Dubai Tennis Open sold out, but tickets available online... ‘unofficially’
Tickets to the final three days to the men’s Dubai Duty Free Tennis Championships might be officially “closed”, just hours after it went on sale on January 14, but many bargain websites are offering them for a huge mark-up.
“I have one grandstand ticket for men’s semi-final (Day 5) of the Dubai Duty Free Tennis Championship 2014 for Friday Feb 28, 2014,” posted an advert on Dubizzle.
When Emirates24|7 called to check, the seller stated that the single ‘grandstand’ ticket, which officially costs Dh400, was available for Dh700. This would mean the seller would instantly make a Dh300 profit.
Many online ticket sellers exercised caution and didn’t answer calls from unknown landlines or mobile numbers, and responded only after a text message stating the request was sent.
Viagogo, which is a global ticketing website, also advertised tickets to the Dubai Open.
Tickets (grandstand) for the quarter finals, which is originally marked at Dh300, is being sold for $223.29 (Dh820). Semi-final tickets, which cost Dh400, for $275 (Dh1,010), and final tickets, which cost Dh500 for $363.53 (Dh1,335).
Some bargain sites even posted ads from prospective buyers. “Really need pair of tickets to semi-finals and finals of Dubai Duty Free tennis. Price can be negotiated. Thank you :)”.
Another wrote, “A group of kids is flying to Dubai especially for this event. To see their tennis heroes in real life. But when we went online to buy the tickets there was not one ticket left :-( Please contact me even if you have only 1 ticket!”
And this, when the event organisers insisted that they would stop the resale of tickets for profits.
“It is a condition of sale that tickets to the Dubai Duty Free Tennis Championships are not to be re-sold,” stated Sinead El Sibai, vice president of marketing at Dubai Duty Free, which owns and organises the tennis Championships.
“We are aware that people are offering tickets for re-sale through certain websites and we would encourage people to disregard these ads, and not engage in transactions which reward those who have bought tickets specifically to sell at inflated prices,”
“It is worth noting that we deliberately reduce the number of tickets that can be sold to individuals to four in order to reduce the opportunity to re-sell.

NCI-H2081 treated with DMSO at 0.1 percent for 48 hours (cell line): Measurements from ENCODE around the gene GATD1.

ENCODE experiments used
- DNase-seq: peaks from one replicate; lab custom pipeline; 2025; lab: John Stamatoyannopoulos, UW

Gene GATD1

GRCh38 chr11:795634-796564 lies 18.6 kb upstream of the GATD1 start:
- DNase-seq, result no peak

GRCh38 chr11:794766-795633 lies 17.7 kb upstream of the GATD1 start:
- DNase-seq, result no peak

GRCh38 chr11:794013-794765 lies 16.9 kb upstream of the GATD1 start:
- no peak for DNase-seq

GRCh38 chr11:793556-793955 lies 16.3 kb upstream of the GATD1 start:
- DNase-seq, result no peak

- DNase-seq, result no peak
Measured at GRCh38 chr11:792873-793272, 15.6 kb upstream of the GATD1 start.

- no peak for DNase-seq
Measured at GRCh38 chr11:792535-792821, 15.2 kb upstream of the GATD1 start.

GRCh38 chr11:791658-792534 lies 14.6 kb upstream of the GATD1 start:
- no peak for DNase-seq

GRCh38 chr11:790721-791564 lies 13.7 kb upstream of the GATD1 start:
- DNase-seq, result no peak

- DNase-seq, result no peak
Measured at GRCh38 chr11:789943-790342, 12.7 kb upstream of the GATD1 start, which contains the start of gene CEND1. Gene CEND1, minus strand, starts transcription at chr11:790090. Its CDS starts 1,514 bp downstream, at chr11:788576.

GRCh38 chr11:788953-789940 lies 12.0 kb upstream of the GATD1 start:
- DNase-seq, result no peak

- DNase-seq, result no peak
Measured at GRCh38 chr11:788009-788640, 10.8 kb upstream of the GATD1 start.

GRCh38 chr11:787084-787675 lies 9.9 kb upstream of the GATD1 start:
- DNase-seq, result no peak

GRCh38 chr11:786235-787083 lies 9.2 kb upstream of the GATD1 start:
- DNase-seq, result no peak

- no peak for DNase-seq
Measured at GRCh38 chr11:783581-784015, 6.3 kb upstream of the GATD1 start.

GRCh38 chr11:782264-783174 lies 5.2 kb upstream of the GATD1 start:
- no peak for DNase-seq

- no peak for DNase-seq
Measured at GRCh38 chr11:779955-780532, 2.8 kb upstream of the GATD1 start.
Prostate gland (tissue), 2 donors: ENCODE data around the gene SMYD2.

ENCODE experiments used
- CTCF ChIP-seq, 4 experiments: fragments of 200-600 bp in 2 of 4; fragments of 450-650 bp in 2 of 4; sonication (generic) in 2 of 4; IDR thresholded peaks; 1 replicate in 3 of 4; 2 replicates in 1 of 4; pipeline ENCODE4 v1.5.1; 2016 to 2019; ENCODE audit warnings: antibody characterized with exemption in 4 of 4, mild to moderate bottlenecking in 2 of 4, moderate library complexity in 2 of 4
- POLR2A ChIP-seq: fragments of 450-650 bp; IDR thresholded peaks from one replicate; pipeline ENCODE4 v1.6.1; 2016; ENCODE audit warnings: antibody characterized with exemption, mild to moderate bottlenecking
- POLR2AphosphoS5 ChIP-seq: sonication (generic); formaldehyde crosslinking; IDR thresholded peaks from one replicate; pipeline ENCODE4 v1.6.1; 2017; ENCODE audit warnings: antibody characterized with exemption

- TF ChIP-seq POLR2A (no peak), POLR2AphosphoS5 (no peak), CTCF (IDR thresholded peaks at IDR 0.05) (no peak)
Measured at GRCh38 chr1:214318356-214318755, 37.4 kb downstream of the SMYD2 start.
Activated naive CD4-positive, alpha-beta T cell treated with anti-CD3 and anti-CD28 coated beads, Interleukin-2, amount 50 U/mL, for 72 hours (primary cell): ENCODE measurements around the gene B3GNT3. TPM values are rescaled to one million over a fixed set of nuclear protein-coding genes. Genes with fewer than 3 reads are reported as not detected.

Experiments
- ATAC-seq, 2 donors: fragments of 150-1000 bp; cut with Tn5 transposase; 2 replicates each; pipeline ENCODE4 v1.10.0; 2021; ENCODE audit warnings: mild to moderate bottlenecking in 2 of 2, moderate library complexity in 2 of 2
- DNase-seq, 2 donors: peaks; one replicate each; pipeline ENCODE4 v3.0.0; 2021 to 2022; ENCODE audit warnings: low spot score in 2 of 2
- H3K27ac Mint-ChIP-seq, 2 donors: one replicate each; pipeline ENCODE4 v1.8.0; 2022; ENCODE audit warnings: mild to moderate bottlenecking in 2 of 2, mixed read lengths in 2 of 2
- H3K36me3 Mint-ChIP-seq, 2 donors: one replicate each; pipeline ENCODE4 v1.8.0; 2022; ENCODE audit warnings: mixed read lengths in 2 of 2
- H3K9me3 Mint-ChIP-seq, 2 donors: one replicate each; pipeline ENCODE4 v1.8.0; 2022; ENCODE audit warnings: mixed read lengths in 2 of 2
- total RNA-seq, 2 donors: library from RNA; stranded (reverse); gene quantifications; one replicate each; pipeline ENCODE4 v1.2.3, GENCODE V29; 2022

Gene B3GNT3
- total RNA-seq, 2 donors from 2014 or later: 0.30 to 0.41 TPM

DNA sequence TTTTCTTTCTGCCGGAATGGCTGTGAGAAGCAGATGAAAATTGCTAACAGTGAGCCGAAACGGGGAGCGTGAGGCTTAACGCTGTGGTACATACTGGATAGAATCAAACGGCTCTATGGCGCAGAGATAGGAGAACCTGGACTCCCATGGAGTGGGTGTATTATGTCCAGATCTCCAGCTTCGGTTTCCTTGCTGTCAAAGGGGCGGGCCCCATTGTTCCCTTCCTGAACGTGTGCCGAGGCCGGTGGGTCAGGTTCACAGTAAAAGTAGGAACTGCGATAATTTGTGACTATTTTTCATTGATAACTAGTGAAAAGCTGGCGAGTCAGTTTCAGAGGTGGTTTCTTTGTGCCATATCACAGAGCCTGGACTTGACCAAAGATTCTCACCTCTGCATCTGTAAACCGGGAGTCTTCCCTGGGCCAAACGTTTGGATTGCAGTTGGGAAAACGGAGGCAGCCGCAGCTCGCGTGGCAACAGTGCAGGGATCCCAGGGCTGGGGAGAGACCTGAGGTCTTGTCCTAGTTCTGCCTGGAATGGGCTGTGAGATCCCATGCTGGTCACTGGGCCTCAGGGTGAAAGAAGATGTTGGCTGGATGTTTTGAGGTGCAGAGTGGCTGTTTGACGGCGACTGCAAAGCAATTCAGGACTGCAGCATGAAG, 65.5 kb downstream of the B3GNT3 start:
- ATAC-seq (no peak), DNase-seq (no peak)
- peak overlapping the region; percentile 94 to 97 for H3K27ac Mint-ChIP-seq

“We take the issue of unauthorised resale of tickets very seriously, and have been in contact with the relevant websites to have these ads removed from the sites, and have already had many taken down.
“We will continue to monitor the websites to have the ads removed. During the tournament security will be in place to try and ensure that no unauthorised sales take place outside of the stadium.”
A disclaimer on their official website reiterated this. “Any unauthorised re-sale or transfer, tickets become null and void and the holder will be refused entry or ejected from the venue.
“We reserve the right to cancel any ticket advertised with the intent of reselling for profit or commercial gain.”
On January 14, tickets to the sporting event were sold few hours after the sale began.
The official website confirmed the same. Men’s week ‘Prime A’ season ticket, which costs Dh2,750, was sold out. Even tickets to the men’s quarter finals, semi-finals, and finals were “closed”.
The official online ticketing counter at timeouttickets, which comes with the disclaimer that only four tickets per family will be sold, was also closed.
A call centre official for the event also confirmed the same.
Tickets to the women’s events and the first days at the men’s events are still available.
The Dubai Duty Free Tennis Championships, now in its 22nd year, runs from February 17 to March 1.
Four-time and current champion Novak Djokovic will be back to defend his title.
This isn’t the first year that such incidents have been reported, Emirates24|7 had exposed such illegal activities for the same event back in 2012.
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